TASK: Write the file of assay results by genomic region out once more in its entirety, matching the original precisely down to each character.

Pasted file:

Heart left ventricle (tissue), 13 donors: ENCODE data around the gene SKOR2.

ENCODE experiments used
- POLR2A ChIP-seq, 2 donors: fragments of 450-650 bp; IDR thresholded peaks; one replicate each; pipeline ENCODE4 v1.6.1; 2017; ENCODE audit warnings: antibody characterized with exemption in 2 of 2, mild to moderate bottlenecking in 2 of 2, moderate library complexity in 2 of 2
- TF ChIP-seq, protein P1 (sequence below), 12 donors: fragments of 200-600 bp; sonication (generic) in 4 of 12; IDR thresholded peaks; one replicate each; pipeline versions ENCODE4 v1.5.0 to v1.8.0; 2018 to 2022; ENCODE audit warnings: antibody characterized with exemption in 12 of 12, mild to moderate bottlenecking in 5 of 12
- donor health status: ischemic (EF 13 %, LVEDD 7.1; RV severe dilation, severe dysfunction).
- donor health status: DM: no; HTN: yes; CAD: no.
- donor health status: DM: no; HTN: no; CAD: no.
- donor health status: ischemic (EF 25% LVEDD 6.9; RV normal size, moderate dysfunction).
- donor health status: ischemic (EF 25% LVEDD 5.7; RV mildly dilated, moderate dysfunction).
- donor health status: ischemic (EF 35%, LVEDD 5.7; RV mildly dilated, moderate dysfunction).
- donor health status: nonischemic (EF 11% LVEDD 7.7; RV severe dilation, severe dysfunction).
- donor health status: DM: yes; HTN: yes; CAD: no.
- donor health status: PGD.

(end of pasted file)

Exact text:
Heart left ventricle (tissue), 13 donors: ENCODE data around the gene SKOR2.

ENCODE experiments used
- POLR2A ChIP-seq, 2 donors: fragments of 450-650 bp; IDR thresholded peaks; one replicate each; pipeline ENCODE4 v1.6.1; 2017; ENCODE audit warnings: antibody characterized with exemption in 2 of 2, mild to moderate bottlenecking in 2 of 2, moderate library complexity in 2 of 2
- TF ChIP-seq, protein P1 (sequence below), 12 donors: fragments of 200-600 bp; sonication (generic) in 4 of 12; IDR thresholded peaks; one replicate each; pipeline versions ENCODE4 v1.5.0 to v1.8.0; 2018 to 2022; ENCODE audit warnings: antibody characterized with exemption in 12 of 12, mild to moderate bottlenecking in 5 of 12
- donor health status: ischemic (EF 13 %, LVEDD 7.1; RV severe dilation, severe dysfunction).
- donor health status: DM: no; HTN: yes; CAD: no.
- donor health status: DM: no; HTN: no; CAD: no.
- donor health status: ischemic (EF 25% LVEDD 6.9; RV normal size, moderate dysfunction).
- donor health status: ischemic (EF 25% LVEDD 5.7; RV mildly dilated, moderate dysfunction).
- donor health status: ischemic (EF 35%, LVEDD 5.7; RV mildly dilated, moderate dysfunction).
- donor health status: nonischemic (EF 11% LVEDD 7.7; RV severe dilation, severe dysfunction).
- donor health status: DM: yes; HTN: yes; CAD: no.
- donor health status: PGD.